Sept. 10, 2005 -- For the first time in its 60-year history, UNICEF is launching a major relief effort on U.S. soil. UNICEF, the United Nations' children's agency, will help the survivors of Hurricane Katrina.
"We're in a time of unprecedented disaster," said Ann Veneman, UNICEF's executive director.
UNICEF will be working with four organizations already on the ground in the disaster zone: the National Association for the Advancement of Colored People, Church World Service, Christian Children's Fund and the Lion's Club.
"We're offering help in very specific areas such as logistics and in helping reunite families," Veneman said. "There's a tremendous amount of expertise in the U.N. and we're willing to lend our assistance."
UNICEF also will be distributing "school-in-a-box" kits, which it first developed in the 1990s to help children in Rwanda. These packages consist of basic materials for 80 kids, including pencils, erasers, counting cubes, clocks to help kids learn how to tell time and lesson books on basic math and reading. The kit itself turns into a blackboard for the teachers' use.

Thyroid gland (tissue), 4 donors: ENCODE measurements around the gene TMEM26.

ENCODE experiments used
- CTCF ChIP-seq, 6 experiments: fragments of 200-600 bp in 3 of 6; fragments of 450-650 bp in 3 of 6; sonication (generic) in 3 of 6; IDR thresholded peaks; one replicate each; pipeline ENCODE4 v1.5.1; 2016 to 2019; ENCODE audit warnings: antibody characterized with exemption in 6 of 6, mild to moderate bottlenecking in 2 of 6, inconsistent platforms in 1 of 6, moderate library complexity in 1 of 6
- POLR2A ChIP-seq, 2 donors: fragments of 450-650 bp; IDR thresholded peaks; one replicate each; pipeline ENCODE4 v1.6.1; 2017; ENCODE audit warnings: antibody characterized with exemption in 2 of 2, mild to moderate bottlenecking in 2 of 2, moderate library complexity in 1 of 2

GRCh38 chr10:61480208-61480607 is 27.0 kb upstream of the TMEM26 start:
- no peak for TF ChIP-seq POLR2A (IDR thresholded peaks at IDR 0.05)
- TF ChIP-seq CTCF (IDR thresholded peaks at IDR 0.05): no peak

There's also another first for UNICEF. When trick-or-treaters raise money for UNICEF this Halloween, half of those proceeds will go to Katrina relief -- marking the first time UNICEF dollars will help a developed country instead of a developing one.